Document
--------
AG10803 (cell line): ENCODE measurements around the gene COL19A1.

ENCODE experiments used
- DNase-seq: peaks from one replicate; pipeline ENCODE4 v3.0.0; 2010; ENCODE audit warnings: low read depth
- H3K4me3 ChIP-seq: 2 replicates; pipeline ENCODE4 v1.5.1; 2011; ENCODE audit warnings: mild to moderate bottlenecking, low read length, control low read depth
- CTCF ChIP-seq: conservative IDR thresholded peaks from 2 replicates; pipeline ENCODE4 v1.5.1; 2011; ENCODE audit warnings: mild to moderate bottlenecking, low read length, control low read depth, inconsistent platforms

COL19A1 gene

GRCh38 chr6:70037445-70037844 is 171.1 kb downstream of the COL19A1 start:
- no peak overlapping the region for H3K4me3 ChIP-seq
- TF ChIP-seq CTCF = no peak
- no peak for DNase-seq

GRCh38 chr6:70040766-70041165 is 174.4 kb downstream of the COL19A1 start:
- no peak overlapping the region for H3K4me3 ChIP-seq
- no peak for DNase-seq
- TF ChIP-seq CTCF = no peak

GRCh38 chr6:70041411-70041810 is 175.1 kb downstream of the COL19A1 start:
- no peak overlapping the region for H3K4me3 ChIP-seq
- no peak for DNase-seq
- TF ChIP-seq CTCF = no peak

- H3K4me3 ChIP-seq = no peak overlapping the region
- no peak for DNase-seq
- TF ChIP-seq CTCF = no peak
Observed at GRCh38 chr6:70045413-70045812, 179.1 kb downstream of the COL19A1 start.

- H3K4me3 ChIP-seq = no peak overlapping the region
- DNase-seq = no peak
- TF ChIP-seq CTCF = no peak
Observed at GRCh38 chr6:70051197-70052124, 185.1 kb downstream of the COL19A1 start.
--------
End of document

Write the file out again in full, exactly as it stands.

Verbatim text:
AG10803 (cell line): ENCODE measurements around the gene COL19A1.

ENCODE experiments used
- DNase-seq: peaks from one replicate; pipeline ENCODE4 v3.0.0; 2010; ENCODE audit warnings: low read depth
- H3K4me3 ChIP-seq: 2 replicates; pipeline ENCODE4 v1.5.1; 2011; ENCODE audit warnings: mild to moderate bottlenecking, low read length, control low read depth
- CTCF ChIP-seq: conservative IDR thresholded peaks from 2 replicates; pipeline ENCODE4 v1.5.1; 2011; ENCODE audit warnings: mild to moderate bottlenecking, low read length, control low read depth, inconsistent platforms

COL19A1 gene

GRCh38 chr6:70037445-70037844 is 171.1 kb downstream of the COL19A1 start:
- no peak overlapping the region for H3K4me3 ChIP-seq
- TF ChIP-seq CTCF = no peak
- no peak for DNase-seq

GRCh38 chr6:70040766-70041165 is 174.4 kb downstream of the COL19A1 start:
- no peak overlapping the region for H3K4me3 ChIP-seq
- no peak for DNase-seq
- TF ChIP-seq CTCF = no peak

GRCh38 chr6:70041411-70041810 is 175.1 kb downstream of the COL19A1 start:
- no peak overlapping the region for H3K4me3 ChIP-seq
- no peak for DNase-seq
- TF ChIP-seq CTCF = no peak

- H3K4me3 ChIP-seq = no peak overlapping the region
- no peak for DNase-seq
- TF ChIP-seq CTCF = no peak
Observed at GRCh38 chr6:70045413-70045812, 179.1 kb downstream of the COL19A1 start.

- H3K4me3 ChIP-seq = no peak overlapping the region
- DNase-seq = no peak
- TF ChIP-seq CTCF = no peak
Observed at GRCh38 chr6:70051197-70052124, 185.1 kb downstream of the COL19A1 start.